In the first two weeks following the police killing of George Floyd, Republican leaders responded by encouraging the shooting of protesters; calling for the military to deploy to American cities to crack down on “nihilist criminals”; and describing violence at demonstrations initiated by police as “provocation that was created deliberately for national television.”
But as the country enters its third week of indignation, Republican lawmakers and President Trump have responded with delayed vows of reform — or at least lip service that shows they’ve realized that the mass unrest is a new political reality.
Arkansas senator Tom Cotton’s comment on Tuesday is a bold example of the latter phenomenon. On Tuesday, Cotton reportedly told fellow Republican senators that “young black men have a very different experience with law enforcement in this nation than white people and that’s their impression and experience and we need to be sensitive to that and do all we can to change it.” Cotton’s understanding of the black “impression” of police brutality in a country where African-American men are 2.5 times more likely to be killed by police than white men has transformed in the past week. On Sunday, he was quoted in Politico saying that he does “not think you can paint with a broad brush and say there’s systemic racism in the criminal justice system in America.” Days before, he urged President Trump to invoke the Insurrection Act to stamp out protests in an op-ed in the New York Times, while misrepresenting the strength of “cadres of left-wing radicals like antifa infiltrating protest marches.” But the senator’s near-acknowledgement of racial inequalities in the criminal justice system may not be as important as his financial interest in the past week: According to the Washington Post, Cotton has quintupled his usual fundraising numbers since his contribution to the Times, despite running unopposed in November.
As House Democrats answer to pressure from the left to defund the police with a moderate bill pushing policing reform, Senate Republicans are planning their own delayed response. On Tuesday, Majority Leader Mitch McConnell announced that he had deputized South Carolina senator Tim Scott, the only black Republican in the chamber, to “lead a group that is working on a proposal to allow us to respond to the obvious racial discrimination that we’ve seen on our television screens over the last two weeks.” To keep the White House in the loop, Scott met with senior adviser Jared Kushner on Tuesday, who, as usual, may be over-leveraged and under-informed. On Monday, Kushner described police reform as if it had been enacted just by having conversations around the topic: “The law-enforcement community heard the cries from the community, saw the injustices in the system that needed to be fixed, and they responded by coming together to fix it.”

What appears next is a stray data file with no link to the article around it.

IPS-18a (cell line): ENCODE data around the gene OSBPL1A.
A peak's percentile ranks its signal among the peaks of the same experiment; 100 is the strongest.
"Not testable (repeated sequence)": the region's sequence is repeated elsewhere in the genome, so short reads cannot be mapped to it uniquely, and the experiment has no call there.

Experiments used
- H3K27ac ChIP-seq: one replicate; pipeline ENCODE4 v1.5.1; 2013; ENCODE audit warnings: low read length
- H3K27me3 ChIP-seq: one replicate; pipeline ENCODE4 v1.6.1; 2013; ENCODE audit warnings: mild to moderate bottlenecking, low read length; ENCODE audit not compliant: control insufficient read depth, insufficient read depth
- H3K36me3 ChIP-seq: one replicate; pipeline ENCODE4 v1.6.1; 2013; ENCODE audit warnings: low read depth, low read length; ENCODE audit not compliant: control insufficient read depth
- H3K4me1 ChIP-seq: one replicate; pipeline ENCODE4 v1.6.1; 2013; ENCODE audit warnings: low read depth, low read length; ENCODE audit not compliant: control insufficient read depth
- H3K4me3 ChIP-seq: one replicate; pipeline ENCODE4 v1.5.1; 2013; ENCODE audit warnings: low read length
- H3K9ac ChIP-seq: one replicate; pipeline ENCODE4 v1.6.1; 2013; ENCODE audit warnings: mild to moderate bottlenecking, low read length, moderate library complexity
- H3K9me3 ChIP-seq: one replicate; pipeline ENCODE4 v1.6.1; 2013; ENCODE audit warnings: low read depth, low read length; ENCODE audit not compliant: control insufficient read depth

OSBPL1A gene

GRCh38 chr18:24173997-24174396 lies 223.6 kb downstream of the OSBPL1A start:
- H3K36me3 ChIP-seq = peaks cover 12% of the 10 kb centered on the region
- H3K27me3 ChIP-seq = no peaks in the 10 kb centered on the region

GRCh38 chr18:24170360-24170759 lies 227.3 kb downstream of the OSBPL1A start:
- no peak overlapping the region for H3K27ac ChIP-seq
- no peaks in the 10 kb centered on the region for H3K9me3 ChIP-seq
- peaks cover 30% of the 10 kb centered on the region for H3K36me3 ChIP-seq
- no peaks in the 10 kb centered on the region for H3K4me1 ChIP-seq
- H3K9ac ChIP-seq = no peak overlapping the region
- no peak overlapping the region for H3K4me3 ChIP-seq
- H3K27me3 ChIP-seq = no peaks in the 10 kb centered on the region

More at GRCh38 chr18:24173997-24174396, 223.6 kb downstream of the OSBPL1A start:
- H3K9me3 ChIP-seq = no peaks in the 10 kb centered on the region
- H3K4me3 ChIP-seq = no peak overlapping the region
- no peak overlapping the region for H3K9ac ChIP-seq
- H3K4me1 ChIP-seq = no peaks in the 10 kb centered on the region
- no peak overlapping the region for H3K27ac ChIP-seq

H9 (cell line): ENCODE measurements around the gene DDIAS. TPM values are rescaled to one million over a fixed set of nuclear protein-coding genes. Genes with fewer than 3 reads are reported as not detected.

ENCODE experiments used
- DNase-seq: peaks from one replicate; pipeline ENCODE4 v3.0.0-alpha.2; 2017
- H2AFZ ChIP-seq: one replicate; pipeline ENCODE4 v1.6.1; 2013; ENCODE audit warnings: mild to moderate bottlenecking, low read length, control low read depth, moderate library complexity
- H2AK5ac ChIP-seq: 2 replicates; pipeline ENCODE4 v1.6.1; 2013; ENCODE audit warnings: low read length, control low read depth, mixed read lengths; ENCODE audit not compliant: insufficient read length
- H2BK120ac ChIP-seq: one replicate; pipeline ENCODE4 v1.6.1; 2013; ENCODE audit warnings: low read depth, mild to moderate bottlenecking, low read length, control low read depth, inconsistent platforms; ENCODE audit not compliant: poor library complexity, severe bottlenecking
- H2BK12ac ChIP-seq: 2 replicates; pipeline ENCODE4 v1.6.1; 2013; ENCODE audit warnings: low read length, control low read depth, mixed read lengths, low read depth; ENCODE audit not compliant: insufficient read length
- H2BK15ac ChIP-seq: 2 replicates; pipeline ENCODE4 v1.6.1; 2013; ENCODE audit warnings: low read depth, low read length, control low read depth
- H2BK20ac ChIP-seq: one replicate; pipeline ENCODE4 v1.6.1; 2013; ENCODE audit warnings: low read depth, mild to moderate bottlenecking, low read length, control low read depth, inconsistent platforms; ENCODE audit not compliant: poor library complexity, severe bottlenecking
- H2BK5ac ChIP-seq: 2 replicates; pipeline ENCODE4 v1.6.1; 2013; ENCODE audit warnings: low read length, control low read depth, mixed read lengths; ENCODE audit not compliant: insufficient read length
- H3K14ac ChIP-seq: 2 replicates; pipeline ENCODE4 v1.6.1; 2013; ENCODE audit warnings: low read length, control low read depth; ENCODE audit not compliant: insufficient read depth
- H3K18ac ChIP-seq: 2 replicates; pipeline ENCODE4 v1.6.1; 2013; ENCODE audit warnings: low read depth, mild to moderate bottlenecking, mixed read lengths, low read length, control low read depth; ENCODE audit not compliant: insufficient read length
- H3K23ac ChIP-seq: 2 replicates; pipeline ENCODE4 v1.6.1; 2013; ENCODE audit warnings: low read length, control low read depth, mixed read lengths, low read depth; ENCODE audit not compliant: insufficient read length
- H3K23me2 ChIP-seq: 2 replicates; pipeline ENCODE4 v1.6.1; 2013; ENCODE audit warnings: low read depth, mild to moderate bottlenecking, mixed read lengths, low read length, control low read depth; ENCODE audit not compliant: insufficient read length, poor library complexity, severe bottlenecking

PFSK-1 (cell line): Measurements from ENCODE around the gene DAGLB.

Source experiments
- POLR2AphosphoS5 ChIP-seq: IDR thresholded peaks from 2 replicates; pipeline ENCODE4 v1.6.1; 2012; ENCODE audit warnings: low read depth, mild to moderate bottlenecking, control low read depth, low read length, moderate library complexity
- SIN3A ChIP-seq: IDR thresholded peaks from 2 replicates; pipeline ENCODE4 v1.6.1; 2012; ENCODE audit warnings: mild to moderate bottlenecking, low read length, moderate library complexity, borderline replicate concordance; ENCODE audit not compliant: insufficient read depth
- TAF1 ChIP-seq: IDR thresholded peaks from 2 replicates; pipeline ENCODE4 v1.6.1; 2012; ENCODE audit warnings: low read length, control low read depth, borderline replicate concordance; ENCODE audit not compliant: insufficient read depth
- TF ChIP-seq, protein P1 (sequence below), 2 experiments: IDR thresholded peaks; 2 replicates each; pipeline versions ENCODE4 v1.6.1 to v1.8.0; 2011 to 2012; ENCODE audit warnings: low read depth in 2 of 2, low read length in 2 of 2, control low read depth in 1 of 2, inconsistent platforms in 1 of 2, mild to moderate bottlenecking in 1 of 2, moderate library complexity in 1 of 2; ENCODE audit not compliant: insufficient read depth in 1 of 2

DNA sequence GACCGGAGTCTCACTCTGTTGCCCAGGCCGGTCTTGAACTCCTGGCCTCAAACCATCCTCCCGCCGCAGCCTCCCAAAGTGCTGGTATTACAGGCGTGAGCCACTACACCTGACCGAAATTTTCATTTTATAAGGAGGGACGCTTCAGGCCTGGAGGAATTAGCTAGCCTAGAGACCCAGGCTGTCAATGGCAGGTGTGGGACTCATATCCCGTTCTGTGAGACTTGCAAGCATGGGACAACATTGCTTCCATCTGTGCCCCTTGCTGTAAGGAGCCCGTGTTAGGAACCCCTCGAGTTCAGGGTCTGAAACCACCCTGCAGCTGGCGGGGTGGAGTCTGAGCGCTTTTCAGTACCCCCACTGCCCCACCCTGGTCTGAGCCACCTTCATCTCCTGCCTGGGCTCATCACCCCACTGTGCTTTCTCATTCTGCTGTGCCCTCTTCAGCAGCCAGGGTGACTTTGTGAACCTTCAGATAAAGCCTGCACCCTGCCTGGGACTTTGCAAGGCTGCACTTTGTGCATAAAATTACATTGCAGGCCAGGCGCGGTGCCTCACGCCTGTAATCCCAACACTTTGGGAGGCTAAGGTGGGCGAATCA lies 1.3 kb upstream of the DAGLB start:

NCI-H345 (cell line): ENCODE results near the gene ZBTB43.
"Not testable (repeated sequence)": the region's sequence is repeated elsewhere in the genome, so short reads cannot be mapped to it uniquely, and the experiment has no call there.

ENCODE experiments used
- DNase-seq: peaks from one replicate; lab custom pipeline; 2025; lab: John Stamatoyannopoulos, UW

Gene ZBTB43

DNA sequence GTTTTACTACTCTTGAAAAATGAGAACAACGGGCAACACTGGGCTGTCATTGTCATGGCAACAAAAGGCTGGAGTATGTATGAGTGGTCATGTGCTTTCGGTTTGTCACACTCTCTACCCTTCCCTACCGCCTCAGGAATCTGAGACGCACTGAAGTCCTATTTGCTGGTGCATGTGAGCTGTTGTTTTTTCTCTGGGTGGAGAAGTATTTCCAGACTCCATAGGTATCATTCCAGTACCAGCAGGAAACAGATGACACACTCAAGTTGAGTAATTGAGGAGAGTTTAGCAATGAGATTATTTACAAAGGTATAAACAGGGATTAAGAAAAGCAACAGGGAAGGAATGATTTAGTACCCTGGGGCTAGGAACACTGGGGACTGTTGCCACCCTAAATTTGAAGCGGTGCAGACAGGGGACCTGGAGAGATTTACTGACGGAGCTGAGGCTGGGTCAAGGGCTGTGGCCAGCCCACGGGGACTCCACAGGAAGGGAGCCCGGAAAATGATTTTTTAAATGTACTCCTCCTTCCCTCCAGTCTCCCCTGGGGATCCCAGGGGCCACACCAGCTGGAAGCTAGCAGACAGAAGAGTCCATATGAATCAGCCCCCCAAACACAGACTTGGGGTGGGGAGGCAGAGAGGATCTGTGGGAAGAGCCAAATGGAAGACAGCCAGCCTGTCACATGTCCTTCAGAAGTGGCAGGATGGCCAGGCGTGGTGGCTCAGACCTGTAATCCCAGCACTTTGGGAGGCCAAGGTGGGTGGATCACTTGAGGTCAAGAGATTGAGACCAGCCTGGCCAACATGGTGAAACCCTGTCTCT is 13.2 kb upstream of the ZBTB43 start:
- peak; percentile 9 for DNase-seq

According to White House chief of staff Mark Meadows, Trump wants national reform for police accountability and use of force “sooner rather than later,” a weak signal that the president may be ready to change his historic approach to law enforcement and criminal justice. But it’s all too possible that his reformist spirit may get lost in the usual chaos of the administration, like his attempts at reforming gun-control legislation, health care, and vaping — which all fell by the wayside as immediate public pressure subsided and industry interest endured. Despite advisers’ efforts to help prepare the president for the enormous task at hand, he has not been able to maintain focus: On Tuesday, Trump forwarded an unsubstantiated conspiracy theory accusing a 75-year-old man who was brutalized by a police officer in Buffalo of being an “ANTIFA provocateur.”
Perhaps the most important sign of the Republican response to come was the reported decision for White House adviser Stephen Miller to write a forthcoming presidential speech on race relations. Seven months ago, leaked examples of the adviser’s correspondence showed he was even more well-versed in white nationalist rhetoric than previously known. It may not turn out to be a concessional moment from a man — sued by the Department of Justice for allegedly discriminating against black renters at Trump properties — whose effective entrance into the public conversations about criminal justice began with a highly publicized call for New York City officials to ignore accused offenders’ “constant chants of ‘police brutality.’”